Axial Character Seriation in Mammals
An Historical and Morphological Exploration of the Origin, Development, Use, and Current Collapse of the Homology Paradigm
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|Categories:||Biology & Animal Sciences|
Modern biology is increasingly focused on the role of repetitive anatomical structures in the embryological construction of organisms. The discovery of the homeobox (Hox) genes by Edward Lewis in 1978 ushered in a series of stunning revelations such as the fundamental commonality of insect segments and mammalian vertebrae – a wild and ridiculed idea first proposed by Etienne Geoffroy Saint-Hilaire in 1822 that has now been proven correct.
Axial Character Seriation in Mammals is an unabridged edition of the 1986 Harvard University PhD Thesis of Aaron G. Filler, MD, PhD that pioneered our modern reassessment of mammalian vertebrae in the light of the new homeotic biology. As Dr. Filler points out in fascinating detail, the leading explanations of similarity among animals before Darwin were arrayed around the vertebrae of the spine in works by Sir Richard Owen, Johann Wolfgang Goethe and Geoffroy Saint-Hilaire. This was the theoretical structure that was overturned and demolished by Darwin’s ideas about similarity due to common descent. In a stunning reversal, modern homeotic genetics has shown that repeating structures are indeed critical to understanding animal similarity.
This work is the first study of the modern era that views vertebrae as a key to unlocking the way in which Nature has organized repeating biological structures. For the 150 years since the Great Academy Debate of 1830 appeared to demolish Geoffroy Saint-Hilaire’s ideas, vertebrae have been seen as no more than some bones in Vertebrate animals that are involved in support and locomotion. Axial Character Seriation in Mammals, however, explores the fascinating traces of how the morphogenetic genes sculpt and organize serially repeating structures, thus re-establishing the vertebrae as a legitimate and compelling subject of modern science.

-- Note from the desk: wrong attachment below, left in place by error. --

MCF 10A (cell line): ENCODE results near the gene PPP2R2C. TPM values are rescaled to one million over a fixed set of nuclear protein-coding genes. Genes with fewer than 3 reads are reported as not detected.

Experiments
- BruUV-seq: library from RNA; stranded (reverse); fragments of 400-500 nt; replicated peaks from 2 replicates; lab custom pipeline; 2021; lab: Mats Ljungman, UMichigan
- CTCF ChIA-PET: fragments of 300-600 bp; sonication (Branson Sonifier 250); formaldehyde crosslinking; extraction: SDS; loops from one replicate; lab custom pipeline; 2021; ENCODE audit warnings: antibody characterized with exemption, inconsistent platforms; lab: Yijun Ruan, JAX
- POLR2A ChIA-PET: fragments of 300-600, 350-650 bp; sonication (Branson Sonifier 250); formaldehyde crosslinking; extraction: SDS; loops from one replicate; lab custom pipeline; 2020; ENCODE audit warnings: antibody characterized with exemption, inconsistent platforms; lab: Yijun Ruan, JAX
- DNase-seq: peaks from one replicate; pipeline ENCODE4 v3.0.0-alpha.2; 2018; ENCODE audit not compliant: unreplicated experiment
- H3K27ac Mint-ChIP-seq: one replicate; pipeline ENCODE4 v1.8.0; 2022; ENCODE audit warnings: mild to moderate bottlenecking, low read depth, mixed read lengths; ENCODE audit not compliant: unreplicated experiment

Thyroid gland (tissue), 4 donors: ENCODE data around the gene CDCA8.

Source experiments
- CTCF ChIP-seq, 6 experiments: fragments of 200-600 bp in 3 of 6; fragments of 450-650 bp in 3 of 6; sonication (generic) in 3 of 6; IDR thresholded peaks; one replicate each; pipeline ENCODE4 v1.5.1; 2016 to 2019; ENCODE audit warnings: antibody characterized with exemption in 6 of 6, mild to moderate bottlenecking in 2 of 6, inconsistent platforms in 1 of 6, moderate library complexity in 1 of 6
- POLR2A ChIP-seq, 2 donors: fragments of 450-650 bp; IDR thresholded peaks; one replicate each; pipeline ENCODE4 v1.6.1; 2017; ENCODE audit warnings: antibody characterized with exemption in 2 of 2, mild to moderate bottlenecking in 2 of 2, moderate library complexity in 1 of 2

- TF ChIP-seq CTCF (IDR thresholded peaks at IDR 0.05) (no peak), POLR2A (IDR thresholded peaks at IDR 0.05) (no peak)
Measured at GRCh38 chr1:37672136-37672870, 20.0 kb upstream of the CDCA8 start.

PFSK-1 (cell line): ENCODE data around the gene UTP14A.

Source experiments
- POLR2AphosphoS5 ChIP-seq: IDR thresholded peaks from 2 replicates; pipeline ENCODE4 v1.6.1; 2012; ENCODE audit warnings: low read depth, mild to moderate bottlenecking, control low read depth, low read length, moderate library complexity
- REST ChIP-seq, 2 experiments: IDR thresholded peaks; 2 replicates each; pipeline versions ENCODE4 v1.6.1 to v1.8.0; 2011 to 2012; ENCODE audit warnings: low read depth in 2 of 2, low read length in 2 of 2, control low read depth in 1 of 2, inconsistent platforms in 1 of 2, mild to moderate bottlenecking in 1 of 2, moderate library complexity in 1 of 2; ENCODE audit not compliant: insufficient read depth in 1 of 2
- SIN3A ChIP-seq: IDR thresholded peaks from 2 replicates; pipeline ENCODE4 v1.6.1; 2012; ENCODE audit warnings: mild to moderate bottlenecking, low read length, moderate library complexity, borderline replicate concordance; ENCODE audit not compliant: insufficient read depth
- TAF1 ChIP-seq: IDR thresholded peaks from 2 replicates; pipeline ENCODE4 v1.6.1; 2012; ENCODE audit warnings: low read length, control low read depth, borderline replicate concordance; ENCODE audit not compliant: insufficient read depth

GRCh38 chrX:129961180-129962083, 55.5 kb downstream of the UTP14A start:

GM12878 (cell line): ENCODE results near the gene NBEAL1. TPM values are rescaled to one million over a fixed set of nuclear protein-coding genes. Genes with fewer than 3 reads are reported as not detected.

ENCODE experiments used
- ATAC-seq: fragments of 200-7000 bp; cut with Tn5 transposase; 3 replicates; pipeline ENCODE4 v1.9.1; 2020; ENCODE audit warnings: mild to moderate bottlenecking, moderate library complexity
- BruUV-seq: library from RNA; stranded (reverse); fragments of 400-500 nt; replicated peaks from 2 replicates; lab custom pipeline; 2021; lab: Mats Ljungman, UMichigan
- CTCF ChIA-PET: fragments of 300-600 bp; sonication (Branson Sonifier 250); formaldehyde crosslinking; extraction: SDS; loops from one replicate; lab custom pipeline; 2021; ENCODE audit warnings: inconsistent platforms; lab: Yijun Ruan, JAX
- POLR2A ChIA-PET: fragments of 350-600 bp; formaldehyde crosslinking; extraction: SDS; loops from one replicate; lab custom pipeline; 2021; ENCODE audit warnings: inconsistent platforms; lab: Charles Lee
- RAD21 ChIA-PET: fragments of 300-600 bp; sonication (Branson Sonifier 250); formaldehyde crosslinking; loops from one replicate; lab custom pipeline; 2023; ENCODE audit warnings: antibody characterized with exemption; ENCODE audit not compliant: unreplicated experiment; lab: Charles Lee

In addition to its theoretical perspective, this work provides a mass of previously unknown or inaccessible detail about the fundamentals of vertebral anatomy in mammals. Tracing the evolution, embryology, and function of the various aspects of the vertebrae allows Filler to explore and identify the interwoven roles of morphologic history, developmental programming, and natural selection in molding and diversifying the mammalian spine.
A revised and updated nomenclature for spinal anatomical elements is presented that allows for a uniform naming scheme of all of the features of mammalian vertebrae. Filler identifies a neomorphic structure that emerges at the dawn of mammalian evolution called the laminapophysis that lifts the muscle attachments away from the rib attachments, thereby enabling more efficient respiration during locomotion. In marsupial and placental mammals, the neomorphic laminapophysis undergoes “splitting” at the thoraco-lumbar transition leading to a variety of complex serially descendant structures in the lumbar region such as the mammilary process and the styloid process.
Most remarkably, Filler shows how this 100 million year old process was dramatically altered in the course of the early evolution of the hominoid apes. Presenting historical, anatomical, embryological and paleontological evidence in support, the case is made that human evolution commenced its progress towards the differentiation between ape and human as a consequence of a reconfiguration of the splitting of the laminapophyis. One major functional consequence of the reconfiguration was a lumbar spine uniquely optimized for upright posture and bipedalism. The appearance of the human lumbar design in a Miocene (21 million year old) fossil attributed to the hominoid ape Proconsul major suggests that the upright posture and bipedalism demonstrated by many existing apes and evidenced by a number of fossil apes all shares a common origin and underlying structural basis.
The transformation of the human vertebral architecture is set against the vital context of a detailed anatomical assessment of scores of different vertebral architectures that have appeared among the various mammalian lineages. A stunning set of 108 illustrations including 36 fascinating stereo pair images provide the reader with an unparalleled resource in the exploration of this amazing new world of interaction between the morphogenetics of the Evo-Devo school of thought and the systematics and functional anatomy that have provided theoretical structure in this area in the past.
Finally, exploring conflicts among the various types of homology in identifying elements of vertebral anatomy, Filler questions some of the fundamental bases of the very concept of homology itself. Collectively, this work is a landmark treatise in its field that has been widely referenced by many researchers in the twenty years since it was first written. This new BrownWalker edition finally makes the work widely available along with the paperback’s black and white stereo pairs and an eBook version with red-blue anagram images that both present the sp
About the Author
Aaron Filler is one of the world's leading experts in nerve and spinal diagnostics and surgery. A Medical Director at the Cedars Sinai Institute for Spinal Disorders, he pioneered the field of MR nerve imaging or MR Neurography and advanced MRI guided surgei He has numerous patents and publications in a variety of medical and biological fields. He is the author of Do You Really Need Back Surgery from Oxford University Press.